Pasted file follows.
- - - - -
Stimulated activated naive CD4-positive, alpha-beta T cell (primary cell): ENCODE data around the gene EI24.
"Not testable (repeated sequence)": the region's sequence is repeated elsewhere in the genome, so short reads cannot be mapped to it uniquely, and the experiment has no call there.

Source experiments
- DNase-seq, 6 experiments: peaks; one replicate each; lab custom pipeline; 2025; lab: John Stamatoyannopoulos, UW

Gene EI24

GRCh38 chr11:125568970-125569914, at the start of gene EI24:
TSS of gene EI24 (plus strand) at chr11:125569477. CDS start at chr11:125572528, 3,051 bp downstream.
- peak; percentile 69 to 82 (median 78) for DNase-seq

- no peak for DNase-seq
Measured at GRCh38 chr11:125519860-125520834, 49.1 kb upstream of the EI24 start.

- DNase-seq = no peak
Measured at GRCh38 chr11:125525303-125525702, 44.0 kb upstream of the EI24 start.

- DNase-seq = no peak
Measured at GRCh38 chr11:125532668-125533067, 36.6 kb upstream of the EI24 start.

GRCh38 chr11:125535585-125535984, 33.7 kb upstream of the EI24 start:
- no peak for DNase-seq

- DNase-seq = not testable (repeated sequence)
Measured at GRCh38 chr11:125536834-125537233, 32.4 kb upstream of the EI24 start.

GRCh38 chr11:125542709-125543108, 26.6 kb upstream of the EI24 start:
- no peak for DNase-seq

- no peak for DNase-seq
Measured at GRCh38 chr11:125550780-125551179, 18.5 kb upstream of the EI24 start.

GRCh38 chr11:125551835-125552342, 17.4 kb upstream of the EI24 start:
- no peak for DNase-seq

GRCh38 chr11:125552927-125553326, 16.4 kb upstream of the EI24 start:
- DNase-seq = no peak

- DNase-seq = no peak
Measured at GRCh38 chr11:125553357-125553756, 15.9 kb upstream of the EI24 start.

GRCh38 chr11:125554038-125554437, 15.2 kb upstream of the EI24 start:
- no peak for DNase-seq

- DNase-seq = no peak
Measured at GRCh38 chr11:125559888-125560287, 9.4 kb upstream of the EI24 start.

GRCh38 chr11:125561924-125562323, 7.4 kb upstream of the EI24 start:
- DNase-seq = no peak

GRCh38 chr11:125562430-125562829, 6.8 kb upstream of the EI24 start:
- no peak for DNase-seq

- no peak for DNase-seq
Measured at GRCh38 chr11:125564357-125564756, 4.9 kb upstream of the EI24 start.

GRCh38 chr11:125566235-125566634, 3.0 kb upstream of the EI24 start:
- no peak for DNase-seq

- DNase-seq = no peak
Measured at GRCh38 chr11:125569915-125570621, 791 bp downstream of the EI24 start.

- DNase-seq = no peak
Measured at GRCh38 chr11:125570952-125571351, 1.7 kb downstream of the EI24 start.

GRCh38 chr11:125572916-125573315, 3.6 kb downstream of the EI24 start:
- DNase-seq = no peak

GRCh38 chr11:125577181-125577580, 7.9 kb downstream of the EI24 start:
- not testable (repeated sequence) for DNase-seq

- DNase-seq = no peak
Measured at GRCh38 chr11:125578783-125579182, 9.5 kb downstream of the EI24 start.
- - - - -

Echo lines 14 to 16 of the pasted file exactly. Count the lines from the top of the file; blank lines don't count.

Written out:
Measured at GRCh38 chr11:125532668-125533067, 36.6 kb upstream of the EI24 start.

GRCh38 chr11:125535585-125535984, 33.7 kb upstream of the EI24 start:
- no peak for DNase-seq